Vietnam will delay ratifying the Trans-Pacific Partnership (TPP) until after the US elections, a lawmaker said Wednesday, in the latest blow to the massive trade pact.
Prospects that the 12-country deal could be ratified in Washington this year have dimmed, with US lawmakers casting doubt on whether President Barack Obama's signature Pacific trade deal will receive substantial backing or even come to a vote.
Both US presidential hopefuls Donald Trump and Hillary Clinton have said they oppose the TPP, raising questions about the future of the pact come the November ballot.
Vietnam, which stands to gain enormously from the trade deal that spans 40 percent of the world's economy, had set a July target to approve it, according to the government's website.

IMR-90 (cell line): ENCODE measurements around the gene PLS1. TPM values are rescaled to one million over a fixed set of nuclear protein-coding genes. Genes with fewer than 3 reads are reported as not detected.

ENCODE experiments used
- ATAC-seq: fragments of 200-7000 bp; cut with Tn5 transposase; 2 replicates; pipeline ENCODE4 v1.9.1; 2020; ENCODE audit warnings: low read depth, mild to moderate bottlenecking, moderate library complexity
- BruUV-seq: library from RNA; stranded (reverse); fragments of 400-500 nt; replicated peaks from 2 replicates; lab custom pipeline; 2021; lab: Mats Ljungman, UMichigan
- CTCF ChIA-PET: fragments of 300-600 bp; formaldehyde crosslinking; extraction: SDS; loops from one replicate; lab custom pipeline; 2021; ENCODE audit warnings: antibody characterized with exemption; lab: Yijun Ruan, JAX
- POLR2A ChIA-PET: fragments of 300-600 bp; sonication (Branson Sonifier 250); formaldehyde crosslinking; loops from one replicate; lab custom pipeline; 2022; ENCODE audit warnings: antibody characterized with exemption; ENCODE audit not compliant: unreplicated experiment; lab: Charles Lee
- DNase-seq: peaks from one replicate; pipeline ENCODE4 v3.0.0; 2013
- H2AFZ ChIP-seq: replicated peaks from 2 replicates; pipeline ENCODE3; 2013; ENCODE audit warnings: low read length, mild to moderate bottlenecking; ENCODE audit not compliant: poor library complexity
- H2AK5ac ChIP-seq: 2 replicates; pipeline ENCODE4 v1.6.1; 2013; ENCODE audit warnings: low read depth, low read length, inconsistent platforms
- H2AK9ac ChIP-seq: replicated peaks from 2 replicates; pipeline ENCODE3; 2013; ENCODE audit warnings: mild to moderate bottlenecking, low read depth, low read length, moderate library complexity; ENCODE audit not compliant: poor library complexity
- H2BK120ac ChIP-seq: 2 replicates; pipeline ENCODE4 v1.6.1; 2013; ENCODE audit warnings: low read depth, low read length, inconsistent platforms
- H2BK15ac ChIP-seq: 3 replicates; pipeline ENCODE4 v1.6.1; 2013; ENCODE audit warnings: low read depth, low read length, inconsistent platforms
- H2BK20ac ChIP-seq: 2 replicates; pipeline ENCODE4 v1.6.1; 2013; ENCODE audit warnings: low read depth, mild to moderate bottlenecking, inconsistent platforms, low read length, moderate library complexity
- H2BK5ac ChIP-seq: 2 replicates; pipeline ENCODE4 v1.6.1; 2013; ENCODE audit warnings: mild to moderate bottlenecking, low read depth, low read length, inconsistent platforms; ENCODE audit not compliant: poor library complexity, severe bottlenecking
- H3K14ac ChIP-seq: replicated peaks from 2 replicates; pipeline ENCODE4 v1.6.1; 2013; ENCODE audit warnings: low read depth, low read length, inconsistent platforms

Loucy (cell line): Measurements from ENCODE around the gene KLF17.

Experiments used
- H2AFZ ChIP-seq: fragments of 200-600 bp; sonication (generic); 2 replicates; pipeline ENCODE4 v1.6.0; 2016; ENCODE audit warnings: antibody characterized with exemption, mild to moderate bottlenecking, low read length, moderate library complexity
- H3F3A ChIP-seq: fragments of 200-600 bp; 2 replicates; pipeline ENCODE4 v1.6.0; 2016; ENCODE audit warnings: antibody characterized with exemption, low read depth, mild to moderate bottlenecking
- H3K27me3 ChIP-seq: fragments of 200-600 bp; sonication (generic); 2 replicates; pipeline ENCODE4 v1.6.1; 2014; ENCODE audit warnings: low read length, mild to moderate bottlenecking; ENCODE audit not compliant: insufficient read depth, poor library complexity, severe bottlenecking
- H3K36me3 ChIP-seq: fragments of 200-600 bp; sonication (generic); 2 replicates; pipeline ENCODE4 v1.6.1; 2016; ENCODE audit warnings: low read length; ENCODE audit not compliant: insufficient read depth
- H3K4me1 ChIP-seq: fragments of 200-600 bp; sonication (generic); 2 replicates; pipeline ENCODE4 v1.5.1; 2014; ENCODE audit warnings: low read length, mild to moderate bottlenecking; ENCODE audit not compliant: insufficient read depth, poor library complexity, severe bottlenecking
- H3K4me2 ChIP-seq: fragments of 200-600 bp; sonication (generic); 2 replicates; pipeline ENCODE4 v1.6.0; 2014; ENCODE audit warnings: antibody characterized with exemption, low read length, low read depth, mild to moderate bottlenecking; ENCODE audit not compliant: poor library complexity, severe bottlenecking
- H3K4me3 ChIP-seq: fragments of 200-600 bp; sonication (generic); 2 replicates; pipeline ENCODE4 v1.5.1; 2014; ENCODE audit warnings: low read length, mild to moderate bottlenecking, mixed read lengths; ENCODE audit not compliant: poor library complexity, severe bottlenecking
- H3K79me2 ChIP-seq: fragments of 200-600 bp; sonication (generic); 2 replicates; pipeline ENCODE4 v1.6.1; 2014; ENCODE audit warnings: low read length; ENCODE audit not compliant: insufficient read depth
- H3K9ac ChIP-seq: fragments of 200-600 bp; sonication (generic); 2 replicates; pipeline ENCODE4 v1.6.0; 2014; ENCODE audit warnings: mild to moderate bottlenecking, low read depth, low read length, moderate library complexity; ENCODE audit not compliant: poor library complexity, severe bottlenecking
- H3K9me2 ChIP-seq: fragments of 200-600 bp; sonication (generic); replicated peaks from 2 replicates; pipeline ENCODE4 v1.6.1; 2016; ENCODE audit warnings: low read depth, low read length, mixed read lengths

But a member of the National Assembly, or parliament, told AFP Wednesday the deal would not be discussed in the next parliamentary session that opens on October 20 and runs until mid-November.
"The important issue here is to find a proper time to discuss and ratify the trade deal. Everybody knows that the US is the most important member in this deal and the country is in the middle of an election," Duong Trung Quoc told AFP.
"Therefore, Vietnam pushing back the discussion of TPP is only normal," he said, adding that the pact still had full support from parliament.
Comments on the National Assembly website confirmed that TPP ratification would be delayed.
The trade deal has been a major policy of Obama's administration, and a key component of his "pivot to Asia".
The TPP, which excludes economic powerhouse China, must be ratified by all participating countries: Australia, Brunei, Canada, Chile, Japan, Malaysia, Mexico, New Zealand, Peru, Singapore, the United States and Vietnam.